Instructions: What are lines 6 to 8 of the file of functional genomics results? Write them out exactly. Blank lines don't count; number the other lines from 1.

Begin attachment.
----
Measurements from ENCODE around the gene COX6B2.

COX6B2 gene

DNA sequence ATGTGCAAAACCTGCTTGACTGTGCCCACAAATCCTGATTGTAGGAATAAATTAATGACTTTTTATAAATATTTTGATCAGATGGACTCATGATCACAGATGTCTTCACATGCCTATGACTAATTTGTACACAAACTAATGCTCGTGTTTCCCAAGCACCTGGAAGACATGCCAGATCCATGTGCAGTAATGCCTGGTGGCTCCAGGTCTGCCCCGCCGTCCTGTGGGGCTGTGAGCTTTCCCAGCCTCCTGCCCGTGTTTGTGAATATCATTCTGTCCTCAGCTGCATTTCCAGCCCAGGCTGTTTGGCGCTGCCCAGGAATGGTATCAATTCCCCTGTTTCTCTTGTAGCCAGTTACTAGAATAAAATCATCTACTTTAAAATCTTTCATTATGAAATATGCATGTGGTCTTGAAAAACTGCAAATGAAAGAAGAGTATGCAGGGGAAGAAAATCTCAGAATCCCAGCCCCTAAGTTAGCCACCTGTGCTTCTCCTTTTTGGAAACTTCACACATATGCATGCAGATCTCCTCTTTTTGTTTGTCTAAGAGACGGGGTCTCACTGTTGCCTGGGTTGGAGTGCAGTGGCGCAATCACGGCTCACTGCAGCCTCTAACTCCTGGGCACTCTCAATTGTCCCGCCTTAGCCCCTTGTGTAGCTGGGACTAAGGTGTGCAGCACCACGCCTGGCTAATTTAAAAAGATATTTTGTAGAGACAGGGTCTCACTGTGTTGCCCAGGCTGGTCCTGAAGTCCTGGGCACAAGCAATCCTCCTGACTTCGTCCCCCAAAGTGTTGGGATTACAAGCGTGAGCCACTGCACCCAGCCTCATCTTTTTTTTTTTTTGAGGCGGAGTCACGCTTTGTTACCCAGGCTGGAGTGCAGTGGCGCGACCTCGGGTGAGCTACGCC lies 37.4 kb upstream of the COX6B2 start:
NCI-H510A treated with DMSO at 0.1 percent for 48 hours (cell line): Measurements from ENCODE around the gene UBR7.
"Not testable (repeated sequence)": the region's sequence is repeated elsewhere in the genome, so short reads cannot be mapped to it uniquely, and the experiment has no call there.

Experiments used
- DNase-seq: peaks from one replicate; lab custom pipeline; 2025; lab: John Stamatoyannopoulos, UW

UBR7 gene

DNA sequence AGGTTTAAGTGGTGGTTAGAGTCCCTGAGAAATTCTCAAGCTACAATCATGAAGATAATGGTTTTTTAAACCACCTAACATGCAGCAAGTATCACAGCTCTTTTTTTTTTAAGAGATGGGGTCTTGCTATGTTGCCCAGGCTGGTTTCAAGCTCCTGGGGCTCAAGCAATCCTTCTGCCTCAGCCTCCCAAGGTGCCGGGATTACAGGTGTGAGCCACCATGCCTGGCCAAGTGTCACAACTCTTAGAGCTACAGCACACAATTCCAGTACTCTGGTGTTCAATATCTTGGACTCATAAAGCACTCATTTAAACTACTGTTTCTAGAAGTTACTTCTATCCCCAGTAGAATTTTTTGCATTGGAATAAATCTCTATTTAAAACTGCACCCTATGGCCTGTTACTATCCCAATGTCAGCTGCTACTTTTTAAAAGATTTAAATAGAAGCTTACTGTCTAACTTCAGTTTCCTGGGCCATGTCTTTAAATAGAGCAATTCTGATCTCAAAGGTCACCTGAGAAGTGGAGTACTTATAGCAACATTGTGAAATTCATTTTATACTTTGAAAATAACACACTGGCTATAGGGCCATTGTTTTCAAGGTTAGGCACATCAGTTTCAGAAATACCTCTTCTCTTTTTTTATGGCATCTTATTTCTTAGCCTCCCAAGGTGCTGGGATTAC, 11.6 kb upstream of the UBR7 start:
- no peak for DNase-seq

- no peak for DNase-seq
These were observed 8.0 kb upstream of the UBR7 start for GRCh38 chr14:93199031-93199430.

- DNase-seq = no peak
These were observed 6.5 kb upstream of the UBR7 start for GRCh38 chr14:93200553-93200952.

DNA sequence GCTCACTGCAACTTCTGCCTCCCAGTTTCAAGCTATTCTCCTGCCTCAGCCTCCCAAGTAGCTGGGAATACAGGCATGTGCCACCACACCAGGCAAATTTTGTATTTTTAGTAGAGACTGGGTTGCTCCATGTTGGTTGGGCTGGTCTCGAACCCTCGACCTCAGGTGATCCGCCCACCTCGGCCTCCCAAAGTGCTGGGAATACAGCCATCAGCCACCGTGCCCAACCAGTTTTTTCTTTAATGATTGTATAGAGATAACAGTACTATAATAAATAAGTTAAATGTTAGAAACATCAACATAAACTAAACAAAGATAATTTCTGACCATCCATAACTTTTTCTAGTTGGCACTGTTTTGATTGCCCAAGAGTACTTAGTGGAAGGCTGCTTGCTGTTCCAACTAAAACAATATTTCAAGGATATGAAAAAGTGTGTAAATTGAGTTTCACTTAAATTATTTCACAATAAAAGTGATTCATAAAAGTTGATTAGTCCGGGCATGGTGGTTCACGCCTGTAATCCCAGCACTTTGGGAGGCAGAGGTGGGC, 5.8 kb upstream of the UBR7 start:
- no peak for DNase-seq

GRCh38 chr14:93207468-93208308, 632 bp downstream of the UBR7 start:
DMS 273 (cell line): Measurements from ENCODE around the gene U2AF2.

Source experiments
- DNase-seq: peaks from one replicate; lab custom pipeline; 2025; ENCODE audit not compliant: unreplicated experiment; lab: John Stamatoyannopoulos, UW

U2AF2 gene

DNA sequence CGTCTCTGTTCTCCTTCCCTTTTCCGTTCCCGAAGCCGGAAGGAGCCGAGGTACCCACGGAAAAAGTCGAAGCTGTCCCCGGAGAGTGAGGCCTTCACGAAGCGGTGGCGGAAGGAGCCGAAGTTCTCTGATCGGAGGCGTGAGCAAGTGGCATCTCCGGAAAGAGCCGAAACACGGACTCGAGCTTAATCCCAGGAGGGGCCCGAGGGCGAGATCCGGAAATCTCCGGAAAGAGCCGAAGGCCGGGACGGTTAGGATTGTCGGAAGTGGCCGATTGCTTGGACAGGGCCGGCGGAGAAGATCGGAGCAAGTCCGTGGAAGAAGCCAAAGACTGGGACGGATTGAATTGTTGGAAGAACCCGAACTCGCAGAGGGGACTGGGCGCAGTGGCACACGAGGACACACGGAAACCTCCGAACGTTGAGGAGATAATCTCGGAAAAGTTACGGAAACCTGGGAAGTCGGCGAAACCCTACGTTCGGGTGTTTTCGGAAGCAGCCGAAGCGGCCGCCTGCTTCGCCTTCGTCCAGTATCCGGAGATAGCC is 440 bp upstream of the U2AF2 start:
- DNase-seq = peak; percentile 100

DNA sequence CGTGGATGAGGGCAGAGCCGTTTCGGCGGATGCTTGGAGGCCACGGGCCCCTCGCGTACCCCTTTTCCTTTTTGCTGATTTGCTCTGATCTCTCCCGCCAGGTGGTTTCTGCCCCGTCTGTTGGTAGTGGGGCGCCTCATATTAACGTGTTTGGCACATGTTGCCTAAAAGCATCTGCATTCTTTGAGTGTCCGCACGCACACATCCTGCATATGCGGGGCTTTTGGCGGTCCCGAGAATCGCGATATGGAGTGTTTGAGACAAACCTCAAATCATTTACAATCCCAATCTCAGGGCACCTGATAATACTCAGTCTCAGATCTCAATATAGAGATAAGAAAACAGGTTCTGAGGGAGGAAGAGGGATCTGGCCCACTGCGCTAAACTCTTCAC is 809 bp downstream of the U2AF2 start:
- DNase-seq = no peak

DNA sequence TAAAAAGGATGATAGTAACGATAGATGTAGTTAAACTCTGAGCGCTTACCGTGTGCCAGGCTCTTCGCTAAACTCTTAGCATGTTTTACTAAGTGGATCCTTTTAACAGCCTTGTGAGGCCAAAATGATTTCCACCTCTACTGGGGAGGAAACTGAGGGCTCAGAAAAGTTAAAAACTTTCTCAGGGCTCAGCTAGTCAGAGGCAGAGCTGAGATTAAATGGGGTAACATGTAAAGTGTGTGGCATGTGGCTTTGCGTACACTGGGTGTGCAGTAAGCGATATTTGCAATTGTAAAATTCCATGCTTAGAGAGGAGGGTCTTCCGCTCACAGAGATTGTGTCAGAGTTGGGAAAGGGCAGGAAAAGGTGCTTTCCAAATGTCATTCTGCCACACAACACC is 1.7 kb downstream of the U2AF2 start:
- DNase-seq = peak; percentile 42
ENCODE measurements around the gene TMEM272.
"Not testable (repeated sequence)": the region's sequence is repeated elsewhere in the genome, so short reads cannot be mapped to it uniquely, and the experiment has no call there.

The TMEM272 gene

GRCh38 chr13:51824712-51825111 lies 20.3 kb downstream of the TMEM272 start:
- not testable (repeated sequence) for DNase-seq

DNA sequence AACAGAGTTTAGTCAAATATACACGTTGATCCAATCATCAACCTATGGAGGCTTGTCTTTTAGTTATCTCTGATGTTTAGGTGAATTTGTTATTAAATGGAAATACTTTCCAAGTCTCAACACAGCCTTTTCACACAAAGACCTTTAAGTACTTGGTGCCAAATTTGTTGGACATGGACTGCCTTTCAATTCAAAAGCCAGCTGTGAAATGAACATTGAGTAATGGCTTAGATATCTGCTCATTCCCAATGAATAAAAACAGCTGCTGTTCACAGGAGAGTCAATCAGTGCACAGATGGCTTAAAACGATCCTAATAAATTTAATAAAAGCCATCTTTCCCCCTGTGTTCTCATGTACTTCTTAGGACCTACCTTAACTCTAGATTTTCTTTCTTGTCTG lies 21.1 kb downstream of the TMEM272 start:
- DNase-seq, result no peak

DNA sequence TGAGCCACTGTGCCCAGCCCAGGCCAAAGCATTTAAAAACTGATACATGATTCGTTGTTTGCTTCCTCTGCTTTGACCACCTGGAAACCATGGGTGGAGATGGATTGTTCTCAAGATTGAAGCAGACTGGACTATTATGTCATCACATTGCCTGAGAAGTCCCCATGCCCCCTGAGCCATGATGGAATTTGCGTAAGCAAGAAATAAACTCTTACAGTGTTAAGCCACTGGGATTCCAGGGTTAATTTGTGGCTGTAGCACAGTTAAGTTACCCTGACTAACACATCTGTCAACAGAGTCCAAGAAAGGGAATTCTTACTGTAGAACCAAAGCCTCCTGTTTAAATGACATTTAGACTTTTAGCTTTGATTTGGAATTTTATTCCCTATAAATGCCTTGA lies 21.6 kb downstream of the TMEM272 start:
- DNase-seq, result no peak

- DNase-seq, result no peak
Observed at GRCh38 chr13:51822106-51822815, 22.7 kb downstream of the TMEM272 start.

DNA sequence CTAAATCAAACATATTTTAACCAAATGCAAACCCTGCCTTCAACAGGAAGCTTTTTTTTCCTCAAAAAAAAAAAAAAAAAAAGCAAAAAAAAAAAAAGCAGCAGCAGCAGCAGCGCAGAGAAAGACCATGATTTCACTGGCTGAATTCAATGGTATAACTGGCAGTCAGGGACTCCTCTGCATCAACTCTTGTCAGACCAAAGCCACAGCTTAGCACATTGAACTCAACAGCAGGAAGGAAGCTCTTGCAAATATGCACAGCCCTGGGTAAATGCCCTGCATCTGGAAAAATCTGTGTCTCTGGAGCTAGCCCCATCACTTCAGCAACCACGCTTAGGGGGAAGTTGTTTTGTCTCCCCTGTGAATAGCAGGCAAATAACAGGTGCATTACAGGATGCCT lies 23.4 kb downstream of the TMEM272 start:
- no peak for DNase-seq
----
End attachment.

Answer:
Experiments used
- DNase-seq: peaks from one replicate; lab custom pipeline; 2025; lab: John Stamatoyannopoulos, UW

UBR7 gene